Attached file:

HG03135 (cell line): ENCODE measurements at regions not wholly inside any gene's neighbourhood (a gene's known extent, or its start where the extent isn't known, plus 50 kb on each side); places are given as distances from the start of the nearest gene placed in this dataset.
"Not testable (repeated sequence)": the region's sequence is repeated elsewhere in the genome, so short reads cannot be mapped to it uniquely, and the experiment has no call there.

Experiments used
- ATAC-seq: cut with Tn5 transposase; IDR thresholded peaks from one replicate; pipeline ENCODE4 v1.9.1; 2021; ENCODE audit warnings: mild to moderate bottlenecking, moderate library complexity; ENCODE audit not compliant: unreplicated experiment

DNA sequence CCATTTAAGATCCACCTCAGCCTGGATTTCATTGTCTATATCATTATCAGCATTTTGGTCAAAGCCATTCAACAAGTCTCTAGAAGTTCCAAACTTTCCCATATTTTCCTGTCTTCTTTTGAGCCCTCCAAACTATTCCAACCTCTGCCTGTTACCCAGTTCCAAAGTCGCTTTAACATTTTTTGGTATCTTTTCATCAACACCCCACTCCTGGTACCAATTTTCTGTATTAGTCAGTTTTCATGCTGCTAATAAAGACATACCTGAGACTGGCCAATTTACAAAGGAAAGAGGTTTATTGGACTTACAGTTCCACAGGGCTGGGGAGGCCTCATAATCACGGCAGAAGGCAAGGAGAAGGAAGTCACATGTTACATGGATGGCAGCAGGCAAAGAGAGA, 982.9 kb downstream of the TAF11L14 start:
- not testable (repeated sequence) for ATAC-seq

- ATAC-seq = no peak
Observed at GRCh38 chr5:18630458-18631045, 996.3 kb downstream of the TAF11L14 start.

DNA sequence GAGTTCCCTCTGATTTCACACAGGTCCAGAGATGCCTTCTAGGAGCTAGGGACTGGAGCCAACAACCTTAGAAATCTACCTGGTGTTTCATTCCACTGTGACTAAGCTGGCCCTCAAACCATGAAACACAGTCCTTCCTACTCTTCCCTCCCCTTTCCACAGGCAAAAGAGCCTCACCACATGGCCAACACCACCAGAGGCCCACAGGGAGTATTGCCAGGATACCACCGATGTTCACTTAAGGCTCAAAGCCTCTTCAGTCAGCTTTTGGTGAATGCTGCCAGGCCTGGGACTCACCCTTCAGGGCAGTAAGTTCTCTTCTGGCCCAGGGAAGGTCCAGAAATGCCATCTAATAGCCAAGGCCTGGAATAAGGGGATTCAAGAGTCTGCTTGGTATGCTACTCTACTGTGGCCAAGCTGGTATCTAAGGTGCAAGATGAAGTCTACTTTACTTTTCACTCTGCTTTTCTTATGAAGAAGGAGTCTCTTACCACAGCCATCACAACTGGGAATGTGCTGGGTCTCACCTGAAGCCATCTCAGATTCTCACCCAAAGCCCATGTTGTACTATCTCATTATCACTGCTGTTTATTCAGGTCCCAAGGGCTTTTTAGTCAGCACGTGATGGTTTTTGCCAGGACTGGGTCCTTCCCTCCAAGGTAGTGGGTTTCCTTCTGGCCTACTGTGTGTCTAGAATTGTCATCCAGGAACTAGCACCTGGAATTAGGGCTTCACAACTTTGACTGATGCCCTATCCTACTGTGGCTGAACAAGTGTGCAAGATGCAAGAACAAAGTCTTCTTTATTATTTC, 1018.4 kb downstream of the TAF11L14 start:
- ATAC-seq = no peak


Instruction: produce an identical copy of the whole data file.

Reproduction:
HG03135 (cell line): ENCODE measurements at regions not wholly inside any gene's neighbourhood (a gene's known extent, or its start where the extent isn't known, plus 50 kb on each side); places are given as distances from the start of the nearest gene placed in this dataset.
"Not testable (repeated sequence)": the region's sequence is repeated elsewhere in the genome, so short reads cannot be mapped to it uniquely, and the experiment has no call there.

Experiments used
- ATAC-seq: cut with Tn5 transposase; IDR thresholded peaks from one replicate; pipeline ENCODE4 v1.9.1; 2021; ENCODE audit warnings: mild to moderate bottlenecking, moderate library complexity; ENCODE audit not compliant: unreplicated experiment

DNA sequence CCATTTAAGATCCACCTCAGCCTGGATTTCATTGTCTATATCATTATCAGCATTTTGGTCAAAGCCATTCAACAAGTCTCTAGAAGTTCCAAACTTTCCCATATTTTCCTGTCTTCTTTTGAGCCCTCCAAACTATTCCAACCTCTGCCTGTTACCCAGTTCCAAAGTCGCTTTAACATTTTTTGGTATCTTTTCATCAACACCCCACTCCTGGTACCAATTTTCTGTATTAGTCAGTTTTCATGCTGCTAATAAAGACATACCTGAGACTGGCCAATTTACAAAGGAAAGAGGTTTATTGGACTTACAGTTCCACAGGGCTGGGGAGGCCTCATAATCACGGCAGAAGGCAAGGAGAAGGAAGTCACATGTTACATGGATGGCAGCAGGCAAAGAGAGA, 982.9 kb downstream of the TAF11L14 start:
- not testable (repeated sequence) for ATAC-seq

- ATAC-seq = no peak
Observed at GRCh38 chr5:18630458-18631045, 996.3 kb downstream of the TAF11L14 start.

DNA sequence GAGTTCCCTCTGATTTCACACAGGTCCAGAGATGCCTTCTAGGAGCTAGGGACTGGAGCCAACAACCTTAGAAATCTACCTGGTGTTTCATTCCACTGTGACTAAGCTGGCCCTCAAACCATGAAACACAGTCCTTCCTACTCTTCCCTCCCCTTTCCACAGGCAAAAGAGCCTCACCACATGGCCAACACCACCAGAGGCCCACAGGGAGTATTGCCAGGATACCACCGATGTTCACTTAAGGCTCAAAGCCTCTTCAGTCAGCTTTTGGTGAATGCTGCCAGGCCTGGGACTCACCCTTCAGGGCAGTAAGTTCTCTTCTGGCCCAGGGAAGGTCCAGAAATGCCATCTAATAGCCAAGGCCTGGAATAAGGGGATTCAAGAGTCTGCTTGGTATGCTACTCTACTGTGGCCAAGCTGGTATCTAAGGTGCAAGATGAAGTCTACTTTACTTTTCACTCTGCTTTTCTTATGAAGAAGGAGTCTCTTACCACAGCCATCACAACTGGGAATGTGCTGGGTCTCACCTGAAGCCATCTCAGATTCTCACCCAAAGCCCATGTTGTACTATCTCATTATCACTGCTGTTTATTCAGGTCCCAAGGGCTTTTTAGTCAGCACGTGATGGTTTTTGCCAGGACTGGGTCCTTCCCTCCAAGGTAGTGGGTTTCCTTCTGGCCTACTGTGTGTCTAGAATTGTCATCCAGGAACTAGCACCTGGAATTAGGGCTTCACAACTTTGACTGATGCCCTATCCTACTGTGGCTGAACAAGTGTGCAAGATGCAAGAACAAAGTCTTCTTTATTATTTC, 1018.4 kb downstream of the TAF11L14 start:
- ATAC-seq = no peak